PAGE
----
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Title: Psychosocial aspects of weight control and weight concern in adolescent girls
Author: Johnson, Fiona
Awarding Body: University of London
Current Institution: University College London (University of London)
Date of Award: 2002
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The increasing prevalence of obesity has been described as a 'global epidemic' (WHO 2000), leading to calls for individuals to make changes to their dietary behaviours and physical activity levels. As the same time there is concern about the harmful effects of excessive weight concerns and dietary restriction, particularly amongst young women. Many girls who control their weight experience high levels of psychological distress and a small number go on to develop eating disorders. This thesis uses data from a survey of 1177 adolescent girls, which incorporates a one- year follow-up of the sample, to examine social and psychological factors which predispose individuals to weight control attempts. It aims to distinguish aspects of weight control associated with harmful levels of distress from those which lead to healthy lifestyle changes, examining the contribution of intensity of dieting, involvement in specific weight control practices, dietary restraint and body dissatisfaction in order to investigate which are the most harmful aspects of weight control. Weight control and dietary restraint has been associated with a number of detrimental psychological and behavioural outcomes, including depression, low self esteem and bulimic binge eating. Results presented here, however, suggest that these outcomes may be more closely associated with the high levels of body dissatisfaction found in dieters, and that the direct effects of weight control behaviours may not be as strong as has been claimed. They also suggest that the sub-group of dieters who practice only healthy, recommended methods of weight control do not exhibit many of the negative psychological and behavioural characteristics of dieters. Future research should take a more integrated approach to the prevention of obesity and eating disorders, and focus on whether it is possible to raise awareness of healthy ways to control weight, without increasing levels of harmful body dissatisfaction.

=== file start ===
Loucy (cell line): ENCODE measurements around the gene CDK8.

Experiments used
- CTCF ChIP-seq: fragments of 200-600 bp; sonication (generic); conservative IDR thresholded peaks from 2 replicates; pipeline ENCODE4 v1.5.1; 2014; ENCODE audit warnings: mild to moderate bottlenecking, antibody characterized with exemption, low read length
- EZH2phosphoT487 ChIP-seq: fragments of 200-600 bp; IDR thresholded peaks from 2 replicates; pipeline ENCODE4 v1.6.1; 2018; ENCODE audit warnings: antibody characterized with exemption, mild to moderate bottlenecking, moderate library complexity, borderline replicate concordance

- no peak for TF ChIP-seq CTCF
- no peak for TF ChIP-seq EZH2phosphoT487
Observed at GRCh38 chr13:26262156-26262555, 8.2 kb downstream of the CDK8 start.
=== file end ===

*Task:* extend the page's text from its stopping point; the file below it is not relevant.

Supervisor: Not available Sponsor: Not available
Qualification Name: Thesis (Ph.D.) Qualification Level: Doctoral
EThOS ID:  DOI: Not available